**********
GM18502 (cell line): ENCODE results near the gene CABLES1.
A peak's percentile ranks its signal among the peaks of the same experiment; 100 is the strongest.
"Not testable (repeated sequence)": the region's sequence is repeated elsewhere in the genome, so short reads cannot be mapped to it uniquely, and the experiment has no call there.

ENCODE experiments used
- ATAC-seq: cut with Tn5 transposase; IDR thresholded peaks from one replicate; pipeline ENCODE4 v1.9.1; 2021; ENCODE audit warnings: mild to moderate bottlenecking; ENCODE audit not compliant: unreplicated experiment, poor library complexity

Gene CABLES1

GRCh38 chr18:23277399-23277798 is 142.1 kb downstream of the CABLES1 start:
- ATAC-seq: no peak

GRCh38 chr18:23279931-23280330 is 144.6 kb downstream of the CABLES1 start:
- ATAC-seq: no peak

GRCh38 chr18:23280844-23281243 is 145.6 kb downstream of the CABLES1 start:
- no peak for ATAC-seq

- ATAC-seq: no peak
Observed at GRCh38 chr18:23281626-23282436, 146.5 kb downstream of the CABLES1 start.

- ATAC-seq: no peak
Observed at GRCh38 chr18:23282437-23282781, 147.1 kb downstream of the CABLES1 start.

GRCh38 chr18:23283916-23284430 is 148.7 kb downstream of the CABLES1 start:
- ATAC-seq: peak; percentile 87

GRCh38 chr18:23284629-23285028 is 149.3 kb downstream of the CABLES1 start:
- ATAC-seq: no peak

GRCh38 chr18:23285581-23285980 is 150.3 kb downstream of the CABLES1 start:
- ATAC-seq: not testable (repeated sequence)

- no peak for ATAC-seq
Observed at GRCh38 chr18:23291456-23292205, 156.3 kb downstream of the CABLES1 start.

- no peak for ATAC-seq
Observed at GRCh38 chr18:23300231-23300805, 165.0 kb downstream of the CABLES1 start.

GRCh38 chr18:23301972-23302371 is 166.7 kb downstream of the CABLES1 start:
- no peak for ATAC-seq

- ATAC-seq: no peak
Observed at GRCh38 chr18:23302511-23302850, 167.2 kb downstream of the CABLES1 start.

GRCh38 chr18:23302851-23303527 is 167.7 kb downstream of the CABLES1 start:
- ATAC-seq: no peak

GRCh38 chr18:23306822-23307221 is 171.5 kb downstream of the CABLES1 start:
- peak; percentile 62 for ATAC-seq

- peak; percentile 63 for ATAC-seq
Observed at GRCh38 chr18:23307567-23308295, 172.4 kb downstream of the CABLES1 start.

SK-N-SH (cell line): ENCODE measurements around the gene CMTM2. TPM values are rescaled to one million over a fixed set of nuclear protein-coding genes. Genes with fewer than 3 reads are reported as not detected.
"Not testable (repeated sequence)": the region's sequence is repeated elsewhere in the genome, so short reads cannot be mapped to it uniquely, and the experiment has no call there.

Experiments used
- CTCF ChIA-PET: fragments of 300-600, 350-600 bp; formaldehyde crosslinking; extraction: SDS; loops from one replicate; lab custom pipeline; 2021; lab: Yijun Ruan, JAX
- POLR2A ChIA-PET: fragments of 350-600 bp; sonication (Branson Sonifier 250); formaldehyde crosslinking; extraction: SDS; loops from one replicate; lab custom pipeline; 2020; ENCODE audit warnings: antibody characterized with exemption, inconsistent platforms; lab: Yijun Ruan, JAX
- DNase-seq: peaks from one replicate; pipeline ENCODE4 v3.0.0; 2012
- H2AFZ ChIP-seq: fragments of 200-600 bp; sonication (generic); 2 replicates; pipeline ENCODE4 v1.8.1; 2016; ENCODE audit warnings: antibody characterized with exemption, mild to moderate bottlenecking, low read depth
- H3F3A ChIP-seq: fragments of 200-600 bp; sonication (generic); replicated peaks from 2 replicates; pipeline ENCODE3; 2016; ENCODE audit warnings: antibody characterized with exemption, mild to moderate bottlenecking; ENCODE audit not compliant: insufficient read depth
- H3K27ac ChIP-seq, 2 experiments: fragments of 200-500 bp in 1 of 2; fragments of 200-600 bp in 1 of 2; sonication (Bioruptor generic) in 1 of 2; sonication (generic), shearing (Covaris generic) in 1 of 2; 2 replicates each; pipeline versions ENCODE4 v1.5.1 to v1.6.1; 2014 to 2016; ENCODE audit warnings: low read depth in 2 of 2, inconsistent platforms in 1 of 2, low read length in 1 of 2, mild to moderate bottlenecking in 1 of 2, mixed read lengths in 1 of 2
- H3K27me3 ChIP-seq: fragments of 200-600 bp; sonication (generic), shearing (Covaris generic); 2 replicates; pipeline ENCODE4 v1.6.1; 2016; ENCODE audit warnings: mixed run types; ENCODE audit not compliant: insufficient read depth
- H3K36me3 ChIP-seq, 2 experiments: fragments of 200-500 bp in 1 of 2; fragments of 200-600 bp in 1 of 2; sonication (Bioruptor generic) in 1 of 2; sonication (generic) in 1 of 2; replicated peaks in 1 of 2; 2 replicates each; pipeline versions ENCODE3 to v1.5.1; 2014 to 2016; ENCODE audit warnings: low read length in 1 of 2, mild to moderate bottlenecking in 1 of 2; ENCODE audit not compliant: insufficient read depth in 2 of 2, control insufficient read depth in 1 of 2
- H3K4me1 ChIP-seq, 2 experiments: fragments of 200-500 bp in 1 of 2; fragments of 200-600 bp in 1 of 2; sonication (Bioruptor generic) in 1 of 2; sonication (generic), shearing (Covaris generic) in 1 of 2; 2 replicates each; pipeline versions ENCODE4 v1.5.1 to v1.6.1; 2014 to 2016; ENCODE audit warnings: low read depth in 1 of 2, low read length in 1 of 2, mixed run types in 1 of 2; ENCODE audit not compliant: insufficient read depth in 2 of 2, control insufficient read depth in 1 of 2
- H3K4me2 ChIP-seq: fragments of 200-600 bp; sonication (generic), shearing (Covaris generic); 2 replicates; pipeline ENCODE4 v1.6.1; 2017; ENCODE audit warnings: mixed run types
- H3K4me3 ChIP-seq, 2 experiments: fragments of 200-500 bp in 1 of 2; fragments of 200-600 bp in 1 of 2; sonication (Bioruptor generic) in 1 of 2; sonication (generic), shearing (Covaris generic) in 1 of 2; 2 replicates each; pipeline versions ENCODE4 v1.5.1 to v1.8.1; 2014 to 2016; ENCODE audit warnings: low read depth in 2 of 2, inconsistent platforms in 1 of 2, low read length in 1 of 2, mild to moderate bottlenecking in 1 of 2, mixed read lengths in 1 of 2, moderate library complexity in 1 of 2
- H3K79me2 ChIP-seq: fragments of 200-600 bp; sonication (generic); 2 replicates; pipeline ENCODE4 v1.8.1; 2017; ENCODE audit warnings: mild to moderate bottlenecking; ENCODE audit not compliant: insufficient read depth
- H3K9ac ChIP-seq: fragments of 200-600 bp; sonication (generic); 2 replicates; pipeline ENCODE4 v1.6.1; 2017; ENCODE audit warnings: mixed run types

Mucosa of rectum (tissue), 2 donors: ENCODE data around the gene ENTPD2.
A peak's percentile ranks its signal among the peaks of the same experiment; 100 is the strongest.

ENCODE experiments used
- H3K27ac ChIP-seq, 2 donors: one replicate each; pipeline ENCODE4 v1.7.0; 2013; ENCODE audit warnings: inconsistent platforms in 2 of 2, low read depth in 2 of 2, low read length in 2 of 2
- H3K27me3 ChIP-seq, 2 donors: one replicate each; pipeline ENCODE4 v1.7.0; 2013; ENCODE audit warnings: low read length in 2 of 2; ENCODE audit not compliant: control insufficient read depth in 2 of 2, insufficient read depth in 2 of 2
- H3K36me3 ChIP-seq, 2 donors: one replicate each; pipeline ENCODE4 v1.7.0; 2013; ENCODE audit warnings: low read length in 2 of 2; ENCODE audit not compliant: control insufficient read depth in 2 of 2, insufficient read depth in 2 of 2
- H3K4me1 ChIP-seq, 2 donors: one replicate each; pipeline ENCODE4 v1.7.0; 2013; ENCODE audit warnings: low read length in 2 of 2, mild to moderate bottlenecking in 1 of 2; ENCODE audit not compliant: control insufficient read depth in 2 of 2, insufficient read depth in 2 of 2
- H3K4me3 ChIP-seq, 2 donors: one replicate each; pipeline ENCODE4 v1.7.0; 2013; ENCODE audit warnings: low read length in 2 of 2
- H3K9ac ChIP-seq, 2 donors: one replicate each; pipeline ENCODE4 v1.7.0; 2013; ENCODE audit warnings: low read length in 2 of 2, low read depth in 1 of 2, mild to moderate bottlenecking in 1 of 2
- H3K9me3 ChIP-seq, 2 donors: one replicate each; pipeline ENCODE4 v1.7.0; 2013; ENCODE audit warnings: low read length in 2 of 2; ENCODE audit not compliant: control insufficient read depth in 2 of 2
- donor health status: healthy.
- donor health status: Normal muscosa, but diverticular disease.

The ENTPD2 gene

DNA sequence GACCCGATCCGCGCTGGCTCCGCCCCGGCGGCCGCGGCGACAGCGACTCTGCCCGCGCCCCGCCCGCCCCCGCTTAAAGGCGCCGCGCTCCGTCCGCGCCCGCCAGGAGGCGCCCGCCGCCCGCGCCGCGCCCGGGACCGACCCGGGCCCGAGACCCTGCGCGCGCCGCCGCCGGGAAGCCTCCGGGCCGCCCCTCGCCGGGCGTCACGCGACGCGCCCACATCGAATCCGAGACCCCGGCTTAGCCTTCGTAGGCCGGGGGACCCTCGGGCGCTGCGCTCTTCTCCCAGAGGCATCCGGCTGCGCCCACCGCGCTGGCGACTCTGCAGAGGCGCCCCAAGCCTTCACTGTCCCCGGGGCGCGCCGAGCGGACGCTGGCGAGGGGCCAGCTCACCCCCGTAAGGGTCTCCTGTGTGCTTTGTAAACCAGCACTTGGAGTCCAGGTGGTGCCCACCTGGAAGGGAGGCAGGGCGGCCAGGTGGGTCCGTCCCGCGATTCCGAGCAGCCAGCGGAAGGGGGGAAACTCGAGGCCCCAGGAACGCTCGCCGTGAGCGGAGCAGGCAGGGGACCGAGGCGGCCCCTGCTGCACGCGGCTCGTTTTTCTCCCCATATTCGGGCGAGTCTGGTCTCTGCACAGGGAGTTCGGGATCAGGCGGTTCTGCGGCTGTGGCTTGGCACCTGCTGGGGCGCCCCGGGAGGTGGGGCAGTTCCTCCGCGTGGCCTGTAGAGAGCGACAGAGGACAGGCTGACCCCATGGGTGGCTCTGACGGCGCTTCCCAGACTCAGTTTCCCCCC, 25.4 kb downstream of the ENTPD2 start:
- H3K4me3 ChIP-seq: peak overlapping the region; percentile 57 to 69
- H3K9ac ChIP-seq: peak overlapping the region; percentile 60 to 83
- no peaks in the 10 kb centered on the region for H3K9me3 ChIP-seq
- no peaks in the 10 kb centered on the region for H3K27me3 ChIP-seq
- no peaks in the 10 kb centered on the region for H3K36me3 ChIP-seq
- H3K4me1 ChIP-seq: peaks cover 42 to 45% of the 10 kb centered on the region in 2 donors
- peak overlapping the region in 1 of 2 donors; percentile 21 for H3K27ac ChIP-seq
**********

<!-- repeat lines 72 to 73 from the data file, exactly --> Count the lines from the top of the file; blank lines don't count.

- H3K4me1 ChIP-seq: peaks cover 42 to 45% of the 10 kb centered on the region in 2 donors
- peak overlapping the region in 1 of 2 donors; percentile 21 for H3K27ac ChIP-seq